14
Aug

Friday Beach Post

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Just a fresh post to let you stick new comments under as that last one had 300+ comments and was getting a bit cumbersome.

Quick comments: The little energy names move in unison. KOG popped yesterday rising 23% but so did WRES (up 11%), GST (+9%). If they have enough volume behind them or the hint of a good piece of news on the way they can make like a telephone pole shaped chart for a few days, especially when people who thought 10% was a big gain, sell out on day one of the rally only to renter 20% higher on day 2 or 3. In the issues of single digit midgets, I"d much rather see a gradual increase in the shares which generally leaves you with a better class of neighboring investor and not the kind of guys that only know the ticker, that it produces oil, and where the sell button is on their trading system for the first sign of weakness in the chart. Happy to see KOG go back to that old high now and yesterday's close at the HOD augers well for that but if it fails there look for the chart based retrenchment.

Re HK restricted, reason is probably not a debt deal, could be an acquisition but also could be well news or the approaching sale of their Permian assets. Time will tell, probably next couple of weeks. I think the stock is doing well to hold up around the deal price with oil flat and natural gas  taking another breather and if you go back and look at the chart from February, when they did their last deal, it is going through exactly the same kind of post deal digestive phase.

 

Have a great day! I'll be around off and on, mostly off as beerthirty on Tuesday never really ended.

 

 

61 Responses to “Friday Beach Post”

  1. 1
    zman Says:

    By the way, WEST and BOP. Good job on keeping up with KOG. I’m not saying it because of the stock’s pop but it does make for a good time to add my kudos.

    The little fish are the hardest to follow because some things are news, some things are myth and others are BS and it is often difficult to sort out which is which. Given that the little ones don’t generally have financial statement larger than the richest guy on your block or gas reserves larger than what my 3 cattle dogs can produce in a year, the color you guys provide is an invaluable addition to the public record.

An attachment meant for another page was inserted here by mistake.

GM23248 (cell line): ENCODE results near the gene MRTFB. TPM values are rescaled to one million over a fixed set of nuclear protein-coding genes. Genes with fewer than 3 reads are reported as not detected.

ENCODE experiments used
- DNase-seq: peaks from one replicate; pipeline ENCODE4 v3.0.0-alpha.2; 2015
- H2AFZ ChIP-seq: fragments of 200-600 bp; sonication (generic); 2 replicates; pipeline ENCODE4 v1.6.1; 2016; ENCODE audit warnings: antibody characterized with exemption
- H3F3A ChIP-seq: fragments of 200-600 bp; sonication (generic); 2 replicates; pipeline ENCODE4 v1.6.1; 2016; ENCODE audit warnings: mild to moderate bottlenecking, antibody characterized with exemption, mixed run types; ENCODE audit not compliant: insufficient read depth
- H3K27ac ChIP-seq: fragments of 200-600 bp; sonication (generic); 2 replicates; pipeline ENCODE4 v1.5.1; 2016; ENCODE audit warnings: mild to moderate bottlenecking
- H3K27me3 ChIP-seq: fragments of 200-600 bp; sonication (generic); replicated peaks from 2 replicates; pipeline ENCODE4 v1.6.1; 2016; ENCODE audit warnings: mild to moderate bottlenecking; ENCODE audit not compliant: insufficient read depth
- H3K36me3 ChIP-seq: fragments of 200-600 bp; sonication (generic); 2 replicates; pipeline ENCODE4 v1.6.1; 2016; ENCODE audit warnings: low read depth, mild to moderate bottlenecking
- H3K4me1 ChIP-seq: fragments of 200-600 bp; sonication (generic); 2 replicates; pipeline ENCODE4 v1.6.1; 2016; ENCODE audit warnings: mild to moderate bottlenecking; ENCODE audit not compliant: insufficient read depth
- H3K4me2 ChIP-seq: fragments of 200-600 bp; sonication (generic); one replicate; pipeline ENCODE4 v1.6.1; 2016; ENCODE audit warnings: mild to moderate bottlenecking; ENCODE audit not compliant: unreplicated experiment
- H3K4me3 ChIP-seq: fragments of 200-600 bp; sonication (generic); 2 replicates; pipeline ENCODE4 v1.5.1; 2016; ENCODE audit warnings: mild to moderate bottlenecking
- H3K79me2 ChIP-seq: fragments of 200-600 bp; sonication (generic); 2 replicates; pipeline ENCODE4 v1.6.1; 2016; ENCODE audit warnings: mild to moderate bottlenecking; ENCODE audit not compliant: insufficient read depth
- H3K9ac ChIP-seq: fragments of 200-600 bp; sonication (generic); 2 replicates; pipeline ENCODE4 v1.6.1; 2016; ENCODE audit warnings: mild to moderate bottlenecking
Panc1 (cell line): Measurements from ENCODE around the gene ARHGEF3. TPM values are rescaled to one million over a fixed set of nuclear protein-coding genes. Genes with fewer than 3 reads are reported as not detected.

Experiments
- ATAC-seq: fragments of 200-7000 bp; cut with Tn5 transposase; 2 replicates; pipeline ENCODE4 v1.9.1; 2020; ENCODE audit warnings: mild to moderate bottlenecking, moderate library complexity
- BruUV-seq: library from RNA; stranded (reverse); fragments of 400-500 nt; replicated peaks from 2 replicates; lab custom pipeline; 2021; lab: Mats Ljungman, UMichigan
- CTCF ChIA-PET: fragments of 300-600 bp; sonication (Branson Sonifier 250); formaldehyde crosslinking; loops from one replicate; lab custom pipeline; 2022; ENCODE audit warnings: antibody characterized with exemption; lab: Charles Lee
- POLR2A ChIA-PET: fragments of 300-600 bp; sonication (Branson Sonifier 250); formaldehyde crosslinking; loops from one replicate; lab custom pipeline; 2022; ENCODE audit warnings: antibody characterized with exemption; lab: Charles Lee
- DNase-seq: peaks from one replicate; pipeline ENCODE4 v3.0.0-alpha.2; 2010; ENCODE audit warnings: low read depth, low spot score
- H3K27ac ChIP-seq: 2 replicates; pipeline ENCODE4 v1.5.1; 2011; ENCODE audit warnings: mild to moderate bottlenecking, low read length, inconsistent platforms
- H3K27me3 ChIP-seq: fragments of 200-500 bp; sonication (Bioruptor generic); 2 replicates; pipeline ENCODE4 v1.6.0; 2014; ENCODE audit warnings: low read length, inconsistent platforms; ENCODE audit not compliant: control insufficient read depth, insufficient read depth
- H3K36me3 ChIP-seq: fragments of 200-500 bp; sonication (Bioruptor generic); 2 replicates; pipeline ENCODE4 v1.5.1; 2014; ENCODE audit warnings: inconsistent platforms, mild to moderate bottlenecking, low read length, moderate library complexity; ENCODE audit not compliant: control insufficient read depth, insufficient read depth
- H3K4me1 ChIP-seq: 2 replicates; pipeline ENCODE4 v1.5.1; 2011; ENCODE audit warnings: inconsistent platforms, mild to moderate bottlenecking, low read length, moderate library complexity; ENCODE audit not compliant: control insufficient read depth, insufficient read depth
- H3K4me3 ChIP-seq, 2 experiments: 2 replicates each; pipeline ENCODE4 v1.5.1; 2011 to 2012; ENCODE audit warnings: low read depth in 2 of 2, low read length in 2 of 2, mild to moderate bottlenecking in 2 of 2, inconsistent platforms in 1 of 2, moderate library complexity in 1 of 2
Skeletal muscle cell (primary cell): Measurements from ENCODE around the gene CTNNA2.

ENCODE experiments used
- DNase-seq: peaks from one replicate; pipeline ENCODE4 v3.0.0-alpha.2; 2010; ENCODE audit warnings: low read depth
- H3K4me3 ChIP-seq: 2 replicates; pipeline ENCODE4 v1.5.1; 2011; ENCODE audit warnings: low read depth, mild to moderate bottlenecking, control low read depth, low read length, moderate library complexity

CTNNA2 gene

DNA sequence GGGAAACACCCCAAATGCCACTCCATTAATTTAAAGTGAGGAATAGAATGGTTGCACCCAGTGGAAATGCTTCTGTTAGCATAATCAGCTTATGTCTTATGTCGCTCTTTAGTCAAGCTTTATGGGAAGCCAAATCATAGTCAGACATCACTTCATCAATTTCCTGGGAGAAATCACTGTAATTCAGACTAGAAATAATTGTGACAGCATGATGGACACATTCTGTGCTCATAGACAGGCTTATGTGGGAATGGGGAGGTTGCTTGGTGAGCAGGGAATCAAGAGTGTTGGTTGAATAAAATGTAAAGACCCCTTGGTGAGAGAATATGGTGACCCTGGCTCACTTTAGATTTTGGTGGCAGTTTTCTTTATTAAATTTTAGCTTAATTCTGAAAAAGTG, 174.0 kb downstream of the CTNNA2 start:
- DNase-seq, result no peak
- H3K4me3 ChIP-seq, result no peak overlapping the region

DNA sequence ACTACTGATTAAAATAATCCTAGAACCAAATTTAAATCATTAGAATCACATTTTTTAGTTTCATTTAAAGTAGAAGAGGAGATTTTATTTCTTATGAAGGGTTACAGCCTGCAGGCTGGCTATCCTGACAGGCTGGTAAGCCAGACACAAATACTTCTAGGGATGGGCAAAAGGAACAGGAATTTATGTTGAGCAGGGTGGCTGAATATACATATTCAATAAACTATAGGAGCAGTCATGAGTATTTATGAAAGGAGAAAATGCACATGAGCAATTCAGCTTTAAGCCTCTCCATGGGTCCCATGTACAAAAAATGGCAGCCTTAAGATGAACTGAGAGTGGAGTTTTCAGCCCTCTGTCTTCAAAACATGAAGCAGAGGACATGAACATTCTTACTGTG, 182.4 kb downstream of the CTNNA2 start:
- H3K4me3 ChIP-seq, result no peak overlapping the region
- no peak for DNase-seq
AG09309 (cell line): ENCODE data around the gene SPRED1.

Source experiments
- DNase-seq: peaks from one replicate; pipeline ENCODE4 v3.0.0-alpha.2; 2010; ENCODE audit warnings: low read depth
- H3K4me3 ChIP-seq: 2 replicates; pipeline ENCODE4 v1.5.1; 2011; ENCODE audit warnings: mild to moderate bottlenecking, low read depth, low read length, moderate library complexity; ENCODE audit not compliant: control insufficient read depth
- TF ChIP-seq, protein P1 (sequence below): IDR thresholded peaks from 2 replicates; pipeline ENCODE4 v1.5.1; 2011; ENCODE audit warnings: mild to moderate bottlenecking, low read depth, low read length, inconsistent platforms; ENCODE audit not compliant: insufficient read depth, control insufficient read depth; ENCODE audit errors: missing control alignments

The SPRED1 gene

2. 2
    BirdsofpreyRcool Says:

    Good morning. And thanks, z. But, when it comes to color on KOG, West has the crayon box there. Would hate it if he took himself up on his own offer not to post. It’s just too much fun to team up on KOG with him.

    West — you reading this?

  3. 3
    BirdsofpreyRcool Says:

    TechTrader says it’s a low odds day again today — 55/45… but, buy the moring pullback for a slow cash rally in the SPX

    HeadTrader is already yawning and thinking about his saturday golf game. He says today will be choppy because of LOW (his emphasis, not mine) volume. Yesterday we only traded 740mm shares… he can’t imagine being more than that today.

  4. 4
    zman Says:

    My mistake, it must have been some other bird chirping about KOG below $0.30 back in the day, lol.

  5. 5
    Nicky Says:

    Morning all. I have watched them wheel out analyst after analyst this morning on CNBC all who say the market is way ahead of itself. The latest being the Pimco guy who again reiterates that the market has priced in a much bigger recovery than we are likely to see. Ivanka Trump on saying the banks are not lending(at all!), commercial real estate is the next shoe to drop, and she sees risk absolutely everywhere! Maybe everyone is just too bearish which is why this market continues to trade up. I just cannot imagine who is buying up here in all honesty.

  6. 6
    zman Says:

    Morning Nicky – such light volumes, answer is not many buying. Those risks are the same ones from 3 months ago, specifically recall the commercial comment and it is very real from what friends in the biz tell me. Market scampering up a wall of worry in my book. My thought is it runs until it doesn’t then look out for a sharp retrenchmnent and digestion and then probably a move up on better volume at least back to current levels. With so many looking for the market to roll over I’m not at all surprised to see them disappointed by the move up. I figure the roll will come when you see the talking heads start to flip to the bull side without any data to support them.

    Ok, gotta run

  7. 7
    BirdsofpreyRcool Says:

    From a SMH moring energy note ===>>

    Tennessee Gas Pipeline Imbalance Warning yesterday –